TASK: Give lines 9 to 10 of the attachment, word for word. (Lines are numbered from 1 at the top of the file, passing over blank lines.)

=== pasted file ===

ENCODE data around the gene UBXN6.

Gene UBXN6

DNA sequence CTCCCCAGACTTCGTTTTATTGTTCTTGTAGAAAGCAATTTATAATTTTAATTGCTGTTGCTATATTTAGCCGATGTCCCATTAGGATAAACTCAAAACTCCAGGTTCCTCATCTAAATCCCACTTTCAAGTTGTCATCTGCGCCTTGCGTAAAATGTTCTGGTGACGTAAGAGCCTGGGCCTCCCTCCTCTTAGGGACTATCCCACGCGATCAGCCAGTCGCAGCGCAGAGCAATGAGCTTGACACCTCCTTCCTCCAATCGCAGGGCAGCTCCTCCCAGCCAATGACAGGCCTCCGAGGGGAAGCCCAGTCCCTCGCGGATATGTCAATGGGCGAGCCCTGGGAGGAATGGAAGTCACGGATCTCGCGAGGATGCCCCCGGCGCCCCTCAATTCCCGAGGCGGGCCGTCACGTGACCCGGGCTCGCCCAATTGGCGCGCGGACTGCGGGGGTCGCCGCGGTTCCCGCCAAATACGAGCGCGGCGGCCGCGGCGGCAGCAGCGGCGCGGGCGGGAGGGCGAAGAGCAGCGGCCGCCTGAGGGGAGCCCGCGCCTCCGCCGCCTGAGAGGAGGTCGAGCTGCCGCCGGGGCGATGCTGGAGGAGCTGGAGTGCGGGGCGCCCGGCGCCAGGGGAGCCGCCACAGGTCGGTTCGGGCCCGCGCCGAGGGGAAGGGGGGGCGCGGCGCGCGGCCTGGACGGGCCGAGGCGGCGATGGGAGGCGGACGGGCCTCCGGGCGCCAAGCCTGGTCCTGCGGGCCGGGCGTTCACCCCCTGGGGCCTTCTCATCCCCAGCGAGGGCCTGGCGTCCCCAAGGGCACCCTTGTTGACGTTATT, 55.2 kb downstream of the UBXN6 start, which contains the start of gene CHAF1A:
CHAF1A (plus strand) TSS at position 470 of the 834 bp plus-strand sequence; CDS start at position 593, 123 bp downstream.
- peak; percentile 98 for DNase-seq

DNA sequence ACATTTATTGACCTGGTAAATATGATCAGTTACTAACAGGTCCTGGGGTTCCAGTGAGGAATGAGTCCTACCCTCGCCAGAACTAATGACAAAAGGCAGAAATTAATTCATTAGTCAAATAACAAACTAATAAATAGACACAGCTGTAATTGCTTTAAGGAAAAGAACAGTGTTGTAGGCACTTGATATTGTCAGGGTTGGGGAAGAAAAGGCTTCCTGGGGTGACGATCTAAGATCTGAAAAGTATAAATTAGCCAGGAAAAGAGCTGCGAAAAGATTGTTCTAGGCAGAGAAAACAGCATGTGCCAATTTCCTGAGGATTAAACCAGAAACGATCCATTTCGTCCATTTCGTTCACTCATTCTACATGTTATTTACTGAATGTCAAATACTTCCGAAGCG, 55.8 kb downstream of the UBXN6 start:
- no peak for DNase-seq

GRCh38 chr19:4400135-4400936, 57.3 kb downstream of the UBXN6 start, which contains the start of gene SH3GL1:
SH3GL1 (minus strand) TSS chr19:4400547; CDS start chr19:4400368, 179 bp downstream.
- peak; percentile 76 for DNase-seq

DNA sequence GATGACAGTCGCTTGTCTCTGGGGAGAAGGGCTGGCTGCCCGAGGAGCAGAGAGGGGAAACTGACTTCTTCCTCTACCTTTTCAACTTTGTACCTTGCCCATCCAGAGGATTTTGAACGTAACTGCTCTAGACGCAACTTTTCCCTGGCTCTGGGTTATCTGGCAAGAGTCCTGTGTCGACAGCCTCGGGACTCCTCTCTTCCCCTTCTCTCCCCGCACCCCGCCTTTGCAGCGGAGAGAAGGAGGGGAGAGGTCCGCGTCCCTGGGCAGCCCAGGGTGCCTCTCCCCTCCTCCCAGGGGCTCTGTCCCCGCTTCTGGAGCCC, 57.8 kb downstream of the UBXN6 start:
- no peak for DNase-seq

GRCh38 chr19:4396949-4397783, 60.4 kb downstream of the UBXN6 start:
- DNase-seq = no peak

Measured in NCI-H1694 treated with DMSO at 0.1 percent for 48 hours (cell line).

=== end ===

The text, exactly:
SH3GL1 (minus strand) TSS chr19:4400547; CDS start chr19:4400368, 179 bp downstream.
- peak; percentile 76 for DNase-seq